A Look at the History of the Christmas Tree
- By Jenna Maxwell
In various parts of the world, including the United States, families and loved ones gather in celebration of Christmas. Traditions vary depending on countries and culture; however, some countries do share similarities in how they celebrate and decorate. The Christmas tree is one decoration that can be found in several nations worldwide. Here in the United States, it is one of the mainstays of the yuletide season. For most families, even celebrating the holiday without an appropriate tree is unthinkable. Many celebrations and activities, such as unwrapping gifts, occur with the tree as the focal point. What people may not realize that this steadfast and beloved tradition hasn't always been a part of the holiday. In addition, it isn't even an American tradition to begin with. The origin of the tree is a fascinating bit of trivia and can make an interesting topic of conversation.
The Origin of the Christmas Tree Tradition
The Christmas tree has origins in pagan traditions in which homes were decorated with evergreen trees or boughs for celebrations, winter solstice, or out of various superstitions. As Christianity began to spread in the 16th century, trees began to make their way into homes as Christmas decorations in Germany. Germans settling in America continued this tradition, although some parts of the country found it unacceptable and attempted to make it illegal for a time. In the mid 1800s, Queen Victoria decorated using a tree in honor of her husband Prince Albert's German heritage. Illustrations of the tree made their way through court and eventually to America. Seeing this as the acceptable and stylish thing to do, people in Britain and in the U.S. began to put up Christmas trees themselves. Several years later, in 1851, the first commercial sales of Christmas trees in America took place. In 1853, the White House received its first Christmas tree courtesy of Franklin Pierce.
Illuminating the Tree
Before electric lighting, people still managed to illuminate their Christmas trees. This was done by using candles. While this was a dangerous practice, it was made possible by either clipping the candles to branches of the tree or using counterweights. The first lighting of a Christmas tree is most often credited to Martin Luther. The first electric lights for Christmas trees were strung in 1882 by Edward H. Johnson, the vice president of Thomas Edison's Edison Illumination Company. The lights were white, blue, and red, and there were only 80 of them. While this display worked, the electric lighting of Christmas trees did not take off right away. This was primarily a result of lack of faith and trust in electricity. It was also an expensive option that was primarily used by wealthy people who could afford to have lights strung together properly. By 1903, however, General Electric began making pre-strung light kits.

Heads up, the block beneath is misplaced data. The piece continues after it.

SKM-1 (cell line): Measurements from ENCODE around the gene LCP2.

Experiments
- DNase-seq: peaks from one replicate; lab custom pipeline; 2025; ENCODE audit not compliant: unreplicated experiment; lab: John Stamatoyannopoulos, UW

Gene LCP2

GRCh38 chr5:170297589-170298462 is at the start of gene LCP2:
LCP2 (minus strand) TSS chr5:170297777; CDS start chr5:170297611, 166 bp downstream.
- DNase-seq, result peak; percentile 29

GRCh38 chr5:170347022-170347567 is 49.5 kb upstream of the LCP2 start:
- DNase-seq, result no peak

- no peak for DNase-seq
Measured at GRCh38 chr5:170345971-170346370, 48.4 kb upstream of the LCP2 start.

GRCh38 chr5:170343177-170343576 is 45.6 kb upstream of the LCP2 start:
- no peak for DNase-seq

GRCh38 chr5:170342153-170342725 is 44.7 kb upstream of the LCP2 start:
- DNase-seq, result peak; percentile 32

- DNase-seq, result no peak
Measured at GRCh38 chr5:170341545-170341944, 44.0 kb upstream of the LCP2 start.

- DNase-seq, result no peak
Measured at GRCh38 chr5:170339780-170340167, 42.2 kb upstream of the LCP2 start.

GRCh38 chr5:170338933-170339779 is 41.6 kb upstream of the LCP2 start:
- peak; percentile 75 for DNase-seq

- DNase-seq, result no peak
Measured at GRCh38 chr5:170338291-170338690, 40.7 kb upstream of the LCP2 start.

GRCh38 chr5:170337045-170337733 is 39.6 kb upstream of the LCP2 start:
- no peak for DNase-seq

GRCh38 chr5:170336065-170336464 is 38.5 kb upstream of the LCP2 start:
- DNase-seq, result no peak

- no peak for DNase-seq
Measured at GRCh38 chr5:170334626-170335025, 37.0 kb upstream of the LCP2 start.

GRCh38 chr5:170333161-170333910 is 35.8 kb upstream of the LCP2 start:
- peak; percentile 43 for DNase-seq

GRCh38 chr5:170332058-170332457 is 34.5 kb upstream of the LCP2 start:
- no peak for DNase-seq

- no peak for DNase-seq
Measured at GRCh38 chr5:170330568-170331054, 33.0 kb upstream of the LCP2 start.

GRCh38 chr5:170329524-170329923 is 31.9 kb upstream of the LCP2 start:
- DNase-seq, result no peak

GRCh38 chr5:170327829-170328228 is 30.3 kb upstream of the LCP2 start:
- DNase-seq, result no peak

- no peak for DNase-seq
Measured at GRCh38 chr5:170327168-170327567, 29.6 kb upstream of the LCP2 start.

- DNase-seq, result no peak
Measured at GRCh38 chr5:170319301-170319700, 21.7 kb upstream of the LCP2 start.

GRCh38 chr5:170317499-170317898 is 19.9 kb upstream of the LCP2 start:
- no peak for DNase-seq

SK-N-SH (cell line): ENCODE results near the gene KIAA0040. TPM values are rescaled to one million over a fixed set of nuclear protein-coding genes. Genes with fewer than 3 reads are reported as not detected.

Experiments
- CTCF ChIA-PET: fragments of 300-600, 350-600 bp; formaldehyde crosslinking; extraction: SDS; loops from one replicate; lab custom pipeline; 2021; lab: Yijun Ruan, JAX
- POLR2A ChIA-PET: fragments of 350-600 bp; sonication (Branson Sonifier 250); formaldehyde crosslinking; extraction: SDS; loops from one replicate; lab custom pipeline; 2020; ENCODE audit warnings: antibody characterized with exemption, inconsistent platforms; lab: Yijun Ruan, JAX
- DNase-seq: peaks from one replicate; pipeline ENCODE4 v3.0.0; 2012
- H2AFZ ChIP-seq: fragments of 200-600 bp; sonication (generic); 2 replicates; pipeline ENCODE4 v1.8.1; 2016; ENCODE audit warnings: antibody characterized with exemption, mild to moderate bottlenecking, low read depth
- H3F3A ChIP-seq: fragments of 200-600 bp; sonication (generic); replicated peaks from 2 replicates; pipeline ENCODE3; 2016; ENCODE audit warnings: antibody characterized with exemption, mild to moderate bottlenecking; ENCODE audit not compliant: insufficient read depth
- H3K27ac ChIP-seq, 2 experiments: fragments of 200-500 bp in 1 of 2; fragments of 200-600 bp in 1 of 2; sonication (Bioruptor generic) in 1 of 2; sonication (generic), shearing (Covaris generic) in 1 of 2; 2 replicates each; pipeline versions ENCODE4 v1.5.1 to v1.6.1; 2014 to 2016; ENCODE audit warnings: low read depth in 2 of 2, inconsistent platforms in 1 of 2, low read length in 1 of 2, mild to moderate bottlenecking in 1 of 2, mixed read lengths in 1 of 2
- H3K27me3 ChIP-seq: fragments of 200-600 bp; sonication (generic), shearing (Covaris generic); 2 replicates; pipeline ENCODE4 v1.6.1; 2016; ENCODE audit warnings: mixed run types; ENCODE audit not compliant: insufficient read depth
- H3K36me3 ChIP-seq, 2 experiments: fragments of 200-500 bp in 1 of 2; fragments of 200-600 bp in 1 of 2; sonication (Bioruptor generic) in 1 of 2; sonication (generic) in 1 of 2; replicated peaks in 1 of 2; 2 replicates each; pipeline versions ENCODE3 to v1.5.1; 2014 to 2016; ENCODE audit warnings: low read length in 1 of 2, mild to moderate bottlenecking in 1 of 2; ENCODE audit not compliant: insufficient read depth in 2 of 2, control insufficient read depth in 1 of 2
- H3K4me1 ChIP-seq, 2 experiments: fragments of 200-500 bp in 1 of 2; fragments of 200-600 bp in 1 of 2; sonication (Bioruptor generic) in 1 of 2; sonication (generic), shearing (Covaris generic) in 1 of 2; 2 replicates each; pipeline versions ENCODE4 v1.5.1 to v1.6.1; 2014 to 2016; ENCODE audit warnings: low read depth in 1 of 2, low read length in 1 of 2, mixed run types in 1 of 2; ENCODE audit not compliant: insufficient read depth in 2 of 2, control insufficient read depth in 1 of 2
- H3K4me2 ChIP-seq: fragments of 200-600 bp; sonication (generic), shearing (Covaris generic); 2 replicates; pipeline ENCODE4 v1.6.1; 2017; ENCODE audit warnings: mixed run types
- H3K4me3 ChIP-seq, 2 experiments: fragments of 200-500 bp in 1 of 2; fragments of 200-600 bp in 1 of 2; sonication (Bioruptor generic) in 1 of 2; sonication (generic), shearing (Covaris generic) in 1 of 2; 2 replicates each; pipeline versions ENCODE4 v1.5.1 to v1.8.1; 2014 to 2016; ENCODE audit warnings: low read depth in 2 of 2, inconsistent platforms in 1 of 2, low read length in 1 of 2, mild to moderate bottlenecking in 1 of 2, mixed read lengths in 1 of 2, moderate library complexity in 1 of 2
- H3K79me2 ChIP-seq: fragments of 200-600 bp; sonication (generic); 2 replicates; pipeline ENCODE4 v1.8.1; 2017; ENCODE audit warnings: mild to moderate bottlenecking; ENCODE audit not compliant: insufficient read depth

Some of the earliest artificial trees were also from Germany. These trees were made in response to deforestation and were made of green-dyed goose feathers. Non-feather artificial trees were introduced in the U.S. in 1883. They were offered by Sears, Roebuck, & Company, and there were two selections, one with 33 limbs and one with 55. Adoption of the artificial tree was encouraged in 1900 when over-harvesting of trees began to threaten the natural supply. This created alarm among conservationists, and the promotion of artificial trees increased. To make them more appealing, cotton wrapped around the tree was advertised as artificial snow. Brush-bristle trees were first created in 1930 by the Addis Brush Company in the U.S. In 1959, trees made of aluminum were also created in the U.S., this time by the Aluminum Specialty Company. These trees were internally illuminated and came in a variety of colors. The most recent interpretation of the Christmas tree was created in 2005. This was an upside-down tree that because of its orientation better displayed ornaments, made presents under the tree more visible, and took up less space than natural or traditional artificial trees.
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